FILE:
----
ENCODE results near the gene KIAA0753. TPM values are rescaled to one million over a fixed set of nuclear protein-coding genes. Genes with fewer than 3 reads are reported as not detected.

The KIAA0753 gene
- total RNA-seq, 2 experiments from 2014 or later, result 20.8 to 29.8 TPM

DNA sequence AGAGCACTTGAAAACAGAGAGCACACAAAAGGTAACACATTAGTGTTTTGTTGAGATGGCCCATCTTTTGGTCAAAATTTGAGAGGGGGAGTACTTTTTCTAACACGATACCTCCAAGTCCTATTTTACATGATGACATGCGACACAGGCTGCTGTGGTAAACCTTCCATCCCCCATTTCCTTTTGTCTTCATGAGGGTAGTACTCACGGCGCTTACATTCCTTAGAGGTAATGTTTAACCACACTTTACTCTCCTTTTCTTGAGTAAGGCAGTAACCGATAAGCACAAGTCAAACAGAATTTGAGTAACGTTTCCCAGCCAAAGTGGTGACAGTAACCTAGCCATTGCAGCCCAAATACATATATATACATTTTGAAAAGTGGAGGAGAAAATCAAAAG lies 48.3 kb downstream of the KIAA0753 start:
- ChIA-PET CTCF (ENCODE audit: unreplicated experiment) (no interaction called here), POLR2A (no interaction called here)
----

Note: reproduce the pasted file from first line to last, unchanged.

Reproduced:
ENCODE results near the gene KIAA0753. TPM values are rescaled to one million over a fixed set of nuclear protein-coding genes. Genes with fewer than 3 reads are reported as not detected.

The KIAA0753 gene
- total RNA-seq, 2 experiments from 2014 or later, result 20.8 to 29.8 TPM

DNA sequence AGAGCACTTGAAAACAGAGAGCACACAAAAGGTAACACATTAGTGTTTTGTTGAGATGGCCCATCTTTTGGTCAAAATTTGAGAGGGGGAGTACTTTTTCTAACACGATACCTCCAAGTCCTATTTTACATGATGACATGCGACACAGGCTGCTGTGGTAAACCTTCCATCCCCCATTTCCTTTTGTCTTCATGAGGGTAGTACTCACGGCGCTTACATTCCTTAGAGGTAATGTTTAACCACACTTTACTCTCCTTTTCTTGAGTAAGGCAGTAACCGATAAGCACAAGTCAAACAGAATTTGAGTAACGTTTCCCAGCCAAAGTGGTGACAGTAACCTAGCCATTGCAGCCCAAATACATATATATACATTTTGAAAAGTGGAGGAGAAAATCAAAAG lies 48.3 kb downstream of the KIAA0753 start:
- ChIA-PET CTCF (ENCODE audit: unreplicated experiment) (no interaction called here), POLR2A (no interaction called here)